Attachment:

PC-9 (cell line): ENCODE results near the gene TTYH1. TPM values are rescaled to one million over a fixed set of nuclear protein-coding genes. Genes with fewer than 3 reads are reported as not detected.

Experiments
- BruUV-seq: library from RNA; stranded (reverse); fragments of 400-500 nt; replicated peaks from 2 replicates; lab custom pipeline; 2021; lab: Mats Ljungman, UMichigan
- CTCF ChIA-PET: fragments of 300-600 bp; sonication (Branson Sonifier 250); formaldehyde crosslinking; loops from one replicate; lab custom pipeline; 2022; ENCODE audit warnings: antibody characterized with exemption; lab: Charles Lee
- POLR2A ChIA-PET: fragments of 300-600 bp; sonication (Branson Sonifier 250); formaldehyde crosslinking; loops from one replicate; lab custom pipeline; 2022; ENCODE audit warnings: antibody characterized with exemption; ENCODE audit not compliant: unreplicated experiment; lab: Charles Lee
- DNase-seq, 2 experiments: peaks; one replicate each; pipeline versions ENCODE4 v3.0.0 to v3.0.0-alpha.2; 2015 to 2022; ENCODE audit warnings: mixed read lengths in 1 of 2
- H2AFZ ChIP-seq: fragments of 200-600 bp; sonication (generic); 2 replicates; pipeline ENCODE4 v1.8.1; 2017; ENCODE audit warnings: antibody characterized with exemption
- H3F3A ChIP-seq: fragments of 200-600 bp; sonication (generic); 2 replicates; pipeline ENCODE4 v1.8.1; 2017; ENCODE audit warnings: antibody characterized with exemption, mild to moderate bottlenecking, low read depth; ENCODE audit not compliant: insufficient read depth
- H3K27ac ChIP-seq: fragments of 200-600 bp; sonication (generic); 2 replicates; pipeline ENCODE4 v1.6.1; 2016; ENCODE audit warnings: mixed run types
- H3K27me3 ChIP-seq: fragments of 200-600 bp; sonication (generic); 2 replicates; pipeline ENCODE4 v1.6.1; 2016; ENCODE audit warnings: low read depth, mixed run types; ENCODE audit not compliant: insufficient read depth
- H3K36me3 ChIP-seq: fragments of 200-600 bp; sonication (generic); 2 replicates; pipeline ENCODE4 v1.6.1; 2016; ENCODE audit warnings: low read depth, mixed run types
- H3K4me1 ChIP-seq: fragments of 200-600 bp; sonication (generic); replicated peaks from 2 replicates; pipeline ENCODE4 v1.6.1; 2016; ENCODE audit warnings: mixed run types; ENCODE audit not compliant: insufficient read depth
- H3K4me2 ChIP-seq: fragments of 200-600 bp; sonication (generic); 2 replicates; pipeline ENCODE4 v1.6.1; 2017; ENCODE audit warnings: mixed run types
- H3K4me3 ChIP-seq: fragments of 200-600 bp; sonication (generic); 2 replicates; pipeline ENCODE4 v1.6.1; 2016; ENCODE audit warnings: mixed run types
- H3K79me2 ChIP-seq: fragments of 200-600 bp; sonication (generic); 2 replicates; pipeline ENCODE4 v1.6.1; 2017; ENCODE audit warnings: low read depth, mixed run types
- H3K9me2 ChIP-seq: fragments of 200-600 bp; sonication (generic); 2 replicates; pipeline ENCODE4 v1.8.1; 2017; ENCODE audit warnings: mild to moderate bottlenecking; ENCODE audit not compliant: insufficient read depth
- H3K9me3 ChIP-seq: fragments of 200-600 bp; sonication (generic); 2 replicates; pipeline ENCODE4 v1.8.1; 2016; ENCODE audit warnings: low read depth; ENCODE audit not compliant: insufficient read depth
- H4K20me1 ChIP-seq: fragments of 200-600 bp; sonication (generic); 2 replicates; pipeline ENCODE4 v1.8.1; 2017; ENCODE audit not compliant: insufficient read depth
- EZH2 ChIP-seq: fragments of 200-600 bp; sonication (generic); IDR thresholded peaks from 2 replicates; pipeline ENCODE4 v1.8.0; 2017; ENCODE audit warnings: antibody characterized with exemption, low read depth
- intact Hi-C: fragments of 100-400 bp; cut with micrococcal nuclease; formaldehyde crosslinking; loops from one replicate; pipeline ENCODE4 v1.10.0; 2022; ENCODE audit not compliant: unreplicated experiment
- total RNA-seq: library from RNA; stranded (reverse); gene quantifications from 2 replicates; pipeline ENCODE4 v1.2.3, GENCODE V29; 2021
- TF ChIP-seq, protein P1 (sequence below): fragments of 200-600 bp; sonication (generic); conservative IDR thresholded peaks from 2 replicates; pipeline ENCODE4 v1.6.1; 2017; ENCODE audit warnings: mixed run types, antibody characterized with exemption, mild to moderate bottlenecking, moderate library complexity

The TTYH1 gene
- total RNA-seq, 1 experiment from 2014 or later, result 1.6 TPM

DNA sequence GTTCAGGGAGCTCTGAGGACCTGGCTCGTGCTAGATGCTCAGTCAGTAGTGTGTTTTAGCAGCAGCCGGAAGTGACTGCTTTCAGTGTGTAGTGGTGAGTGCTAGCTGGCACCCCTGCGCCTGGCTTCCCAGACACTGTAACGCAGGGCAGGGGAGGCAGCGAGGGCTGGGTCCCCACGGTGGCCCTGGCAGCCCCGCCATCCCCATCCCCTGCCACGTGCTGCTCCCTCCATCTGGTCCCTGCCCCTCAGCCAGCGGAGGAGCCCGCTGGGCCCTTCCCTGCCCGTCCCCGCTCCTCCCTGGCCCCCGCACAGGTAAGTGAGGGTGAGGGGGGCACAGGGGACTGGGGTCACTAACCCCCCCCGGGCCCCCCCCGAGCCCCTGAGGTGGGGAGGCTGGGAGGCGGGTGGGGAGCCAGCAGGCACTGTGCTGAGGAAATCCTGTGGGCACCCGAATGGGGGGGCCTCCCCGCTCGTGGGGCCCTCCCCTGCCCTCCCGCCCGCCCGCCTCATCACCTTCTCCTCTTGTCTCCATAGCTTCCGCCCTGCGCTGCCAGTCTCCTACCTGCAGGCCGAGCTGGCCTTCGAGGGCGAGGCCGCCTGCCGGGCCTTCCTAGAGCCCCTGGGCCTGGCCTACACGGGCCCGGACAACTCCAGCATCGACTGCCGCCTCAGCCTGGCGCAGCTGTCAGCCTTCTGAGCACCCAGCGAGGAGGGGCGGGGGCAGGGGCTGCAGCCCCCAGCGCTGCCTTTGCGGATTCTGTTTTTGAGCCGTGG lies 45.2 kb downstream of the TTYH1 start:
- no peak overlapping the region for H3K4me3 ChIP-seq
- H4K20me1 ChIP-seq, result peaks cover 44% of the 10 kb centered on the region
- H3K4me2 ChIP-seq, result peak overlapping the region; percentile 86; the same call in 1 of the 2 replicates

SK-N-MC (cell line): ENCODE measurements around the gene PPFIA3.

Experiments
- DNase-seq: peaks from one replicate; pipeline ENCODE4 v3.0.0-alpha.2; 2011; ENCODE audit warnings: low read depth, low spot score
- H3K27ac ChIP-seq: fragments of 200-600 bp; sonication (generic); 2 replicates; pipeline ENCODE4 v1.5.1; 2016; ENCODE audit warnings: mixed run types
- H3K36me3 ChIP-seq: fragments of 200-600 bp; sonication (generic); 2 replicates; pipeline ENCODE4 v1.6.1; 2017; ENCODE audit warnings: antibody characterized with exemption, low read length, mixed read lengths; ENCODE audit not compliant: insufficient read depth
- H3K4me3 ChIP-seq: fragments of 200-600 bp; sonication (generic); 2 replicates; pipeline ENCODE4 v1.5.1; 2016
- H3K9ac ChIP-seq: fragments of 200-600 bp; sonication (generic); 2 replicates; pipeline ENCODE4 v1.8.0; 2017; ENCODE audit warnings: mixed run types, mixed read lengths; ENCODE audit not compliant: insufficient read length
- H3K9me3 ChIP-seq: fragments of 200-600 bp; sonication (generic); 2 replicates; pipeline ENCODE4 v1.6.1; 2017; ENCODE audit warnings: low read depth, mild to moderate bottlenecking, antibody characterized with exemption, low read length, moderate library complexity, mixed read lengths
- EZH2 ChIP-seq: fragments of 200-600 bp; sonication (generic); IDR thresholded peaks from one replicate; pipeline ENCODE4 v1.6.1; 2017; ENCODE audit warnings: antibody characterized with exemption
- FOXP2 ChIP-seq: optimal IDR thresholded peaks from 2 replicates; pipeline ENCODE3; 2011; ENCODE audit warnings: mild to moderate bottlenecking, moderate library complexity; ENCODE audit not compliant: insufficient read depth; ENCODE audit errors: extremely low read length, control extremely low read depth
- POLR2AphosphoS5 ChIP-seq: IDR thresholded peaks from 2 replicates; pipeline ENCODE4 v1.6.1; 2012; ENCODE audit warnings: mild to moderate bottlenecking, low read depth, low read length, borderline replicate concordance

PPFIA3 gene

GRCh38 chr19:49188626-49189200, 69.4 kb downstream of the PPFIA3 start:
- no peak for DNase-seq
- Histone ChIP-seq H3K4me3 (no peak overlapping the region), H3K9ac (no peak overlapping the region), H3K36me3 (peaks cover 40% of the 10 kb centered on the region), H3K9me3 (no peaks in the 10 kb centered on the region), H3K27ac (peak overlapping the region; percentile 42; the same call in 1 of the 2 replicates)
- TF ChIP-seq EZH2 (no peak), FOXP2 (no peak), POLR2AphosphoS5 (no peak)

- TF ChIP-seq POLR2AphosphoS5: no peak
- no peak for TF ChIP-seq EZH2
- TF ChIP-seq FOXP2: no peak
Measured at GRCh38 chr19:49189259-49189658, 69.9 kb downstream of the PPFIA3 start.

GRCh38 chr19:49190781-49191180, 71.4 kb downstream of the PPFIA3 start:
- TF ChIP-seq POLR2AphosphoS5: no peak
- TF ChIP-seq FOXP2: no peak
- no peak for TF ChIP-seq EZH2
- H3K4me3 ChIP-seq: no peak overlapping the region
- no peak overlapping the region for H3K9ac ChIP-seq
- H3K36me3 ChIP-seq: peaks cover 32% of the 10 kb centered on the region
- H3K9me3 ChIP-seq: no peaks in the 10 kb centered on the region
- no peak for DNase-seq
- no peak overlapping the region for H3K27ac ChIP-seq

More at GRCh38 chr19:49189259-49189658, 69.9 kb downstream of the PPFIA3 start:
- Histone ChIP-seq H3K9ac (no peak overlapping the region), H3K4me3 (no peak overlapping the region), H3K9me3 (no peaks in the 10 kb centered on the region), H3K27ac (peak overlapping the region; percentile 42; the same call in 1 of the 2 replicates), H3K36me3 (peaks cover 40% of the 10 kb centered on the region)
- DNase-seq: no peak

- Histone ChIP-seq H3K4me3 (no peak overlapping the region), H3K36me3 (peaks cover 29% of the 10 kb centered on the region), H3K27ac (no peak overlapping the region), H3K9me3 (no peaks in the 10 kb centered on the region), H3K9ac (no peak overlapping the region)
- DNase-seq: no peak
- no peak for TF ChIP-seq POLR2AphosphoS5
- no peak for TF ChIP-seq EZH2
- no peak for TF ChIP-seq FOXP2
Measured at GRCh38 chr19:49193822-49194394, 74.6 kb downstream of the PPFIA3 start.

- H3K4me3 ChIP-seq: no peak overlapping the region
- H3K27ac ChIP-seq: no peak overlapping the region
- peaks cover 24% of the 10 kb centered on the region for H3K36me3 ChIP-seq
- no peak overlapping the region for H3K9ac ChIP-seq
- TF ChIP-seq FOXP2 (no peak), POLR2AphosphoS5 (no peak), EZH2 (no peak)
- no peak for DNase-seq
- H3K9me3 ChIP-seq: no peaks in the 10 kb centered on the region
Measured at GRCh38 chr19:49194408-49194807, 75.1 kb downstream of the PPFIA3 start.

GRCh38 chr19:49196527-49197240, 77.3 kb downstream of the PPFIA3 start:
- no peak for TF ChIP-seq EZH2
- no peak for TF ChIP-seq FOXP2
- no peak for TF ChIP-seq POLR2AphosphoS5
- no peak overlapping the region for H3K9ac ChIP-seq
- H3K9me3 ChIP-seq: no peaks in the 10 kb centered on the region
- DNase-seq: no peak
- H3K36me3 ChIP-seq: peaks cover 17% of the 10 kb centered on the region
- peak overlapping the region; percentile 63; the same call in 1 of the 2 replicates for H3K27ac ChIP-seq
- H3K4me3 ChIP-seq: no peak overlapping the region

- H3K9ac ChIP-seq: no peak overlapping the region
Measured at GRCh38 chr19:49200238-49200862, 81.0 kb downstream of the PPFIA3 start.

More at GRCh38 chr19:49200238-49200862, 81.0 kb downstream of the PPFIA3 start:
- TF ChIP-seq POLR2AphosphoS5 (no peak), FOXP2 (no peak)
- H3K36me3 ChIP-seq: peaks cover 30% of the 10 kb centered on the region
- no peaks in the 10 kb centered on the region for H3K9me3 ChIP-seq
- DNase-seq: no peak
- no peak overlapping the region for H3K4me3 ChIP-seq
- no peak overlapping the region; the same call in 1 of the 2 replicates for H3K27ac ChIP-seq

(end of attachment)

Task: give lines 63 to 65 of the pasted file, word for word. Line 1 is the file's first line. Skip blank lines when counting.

- DNase-seq: no peak
- no peak for TF ChIP-seq POLR2AphosphoS5
- no peak for TF ChIP-seq EZH2